15 June 2022: Australians are consuming news out of a sense of duty – not fun – a new report from the News and Media Research Centre (N&MRC) at the University of Canberra has revealed.
The Digital News Report (DNR): Australia 2022 was released today, showing that while more Australians are paying for their news, trust has fallen to 41 per cent, and news is the least popular type of digital media service that people pay for.
The report – released earlier this morning at an event at the Judith Neilson Institute in Sydney – is part of a global research project involving 46 countries, co-ordinated by the Reuters Institute for the Study of Journalism at the University of Oxford.
Results were produced following an online survey with a sample size of 2,038 Australians, with the final sample reflective of the population that has access to the internet.
The report’s lead author, Professor Sora Park, said the 2022 findings indicated that Australians were more likely to pay for news now more than ever before even though trust in news had fallen, and younger generations were turning away from social media to get their news.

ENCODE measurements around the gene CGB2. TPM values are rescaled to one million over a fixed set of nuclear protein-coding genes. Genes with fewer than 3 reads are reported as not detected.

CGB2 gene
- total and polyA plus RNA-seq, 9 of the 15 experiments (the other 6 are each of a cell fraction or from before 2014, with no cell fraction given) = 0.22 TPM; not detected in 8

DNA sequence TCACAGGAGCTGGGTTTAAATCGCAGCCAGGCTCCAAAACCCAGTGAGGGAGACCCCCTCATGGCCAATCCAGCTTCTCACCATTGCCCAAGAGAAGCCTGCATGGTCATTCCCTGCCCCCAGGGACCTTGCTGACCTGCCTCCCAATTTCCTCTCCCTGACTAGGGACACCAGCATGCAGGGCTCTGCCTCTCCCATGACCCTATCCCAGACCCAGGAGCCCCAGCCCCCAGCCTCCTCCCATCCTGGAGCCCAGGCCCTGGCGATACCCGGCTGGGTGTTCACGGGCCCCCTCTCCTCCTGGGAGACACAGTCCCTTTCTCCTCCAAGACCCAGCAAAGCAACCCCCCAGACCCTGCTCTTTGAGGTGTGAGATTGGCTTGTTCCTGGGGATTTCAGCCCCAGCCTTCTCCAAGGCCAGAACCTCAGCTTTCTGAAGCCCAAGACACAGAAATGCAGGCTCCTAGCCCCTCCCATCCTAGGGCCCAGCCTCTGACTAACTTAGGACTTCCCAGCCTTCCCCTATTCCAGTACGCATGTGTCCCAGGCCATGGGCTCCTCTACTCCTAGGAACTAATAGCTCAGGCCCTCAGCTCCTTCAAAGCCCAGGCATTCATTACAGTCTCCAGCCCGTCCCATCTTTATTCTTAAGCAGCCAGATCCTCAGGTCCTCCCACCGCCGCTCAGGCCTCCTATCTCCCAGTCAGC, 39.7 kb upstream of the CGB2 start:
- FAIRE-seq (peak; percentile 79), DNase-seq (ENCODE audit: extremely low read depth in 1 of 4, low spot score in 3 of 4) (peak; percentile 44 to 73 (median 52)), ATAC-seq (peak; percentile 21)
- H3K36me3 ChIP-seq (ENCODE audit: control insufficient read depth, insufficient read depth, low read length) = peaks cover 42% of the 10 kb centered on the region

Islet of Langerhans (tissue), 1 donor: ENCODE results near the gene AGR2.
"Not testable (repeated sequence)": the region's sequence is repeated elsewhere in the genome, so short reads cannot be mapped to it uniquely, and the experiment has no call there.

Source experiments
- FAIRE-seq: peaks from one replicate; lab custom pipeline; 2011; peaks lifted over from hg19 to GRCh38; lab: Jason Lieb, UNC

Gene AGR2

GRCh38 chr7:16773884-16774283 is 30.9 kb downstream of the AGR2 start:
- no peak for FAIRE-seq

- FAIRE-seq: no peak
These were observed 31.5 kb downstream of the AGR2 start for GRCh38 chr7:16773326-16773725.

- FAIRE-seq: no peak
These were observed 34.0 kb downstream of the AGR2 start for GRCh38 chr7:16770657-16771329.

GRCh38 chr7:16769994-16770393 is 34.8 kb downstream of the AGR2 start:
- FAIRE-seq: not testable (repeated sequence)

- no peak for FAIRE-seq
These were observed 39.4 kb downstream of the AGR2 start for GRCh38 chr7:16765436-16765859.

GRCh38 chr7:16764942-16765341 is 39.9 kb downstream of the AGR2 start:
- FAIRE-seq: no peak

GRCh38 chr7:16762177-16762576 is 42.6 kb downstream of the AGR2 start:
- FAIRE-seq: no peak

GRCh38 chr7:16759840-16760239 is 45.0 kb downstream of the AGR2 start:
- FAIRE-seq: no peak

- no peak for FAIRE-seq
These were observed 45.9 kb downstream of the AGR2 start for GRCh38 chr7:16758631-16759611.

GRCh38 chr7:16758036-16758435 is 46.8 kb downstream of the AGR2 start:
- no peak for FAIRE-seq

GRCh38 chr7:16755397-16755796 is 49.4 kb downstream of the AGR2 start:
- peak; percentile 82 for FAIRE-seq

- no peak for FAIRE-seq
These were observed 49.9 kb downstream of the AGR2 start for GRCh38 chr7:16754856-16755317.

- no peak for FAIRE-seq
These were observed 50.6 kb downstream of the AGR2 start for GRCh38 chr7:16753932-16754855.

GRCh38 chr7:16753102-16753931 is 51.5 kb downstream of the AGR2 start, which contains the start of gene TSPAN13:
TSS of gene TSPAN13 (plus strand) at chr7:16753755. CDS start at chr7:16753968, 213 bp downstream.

“Many of the findings of this year’s report are important indicators as to how Australians will consume news in the future,” she said.
“Particularly in terms of younger people – Generations Y and Z – who are consuming their news in non-traditional ways, like through podcasts.”
Podcast listenership is on the rise among younger generations; half of Gen Z and Gen Y now listen to podcasts.
When asked why they keep up with the news, many Australians indicate they are driven by curiosity and a sense of duty, Dr Park said.
“Almost half [45 per cent] say their most important reason for consuming news is that they feel a duty to keep themselves informed,” she said.
“Only 14 per cent say that they watch news because they find it entertaining and fun.”
The report also found that 18 per cent of Australians are now paying for online news (a rise of five per cent) including a third of Gen Y (28 per cent).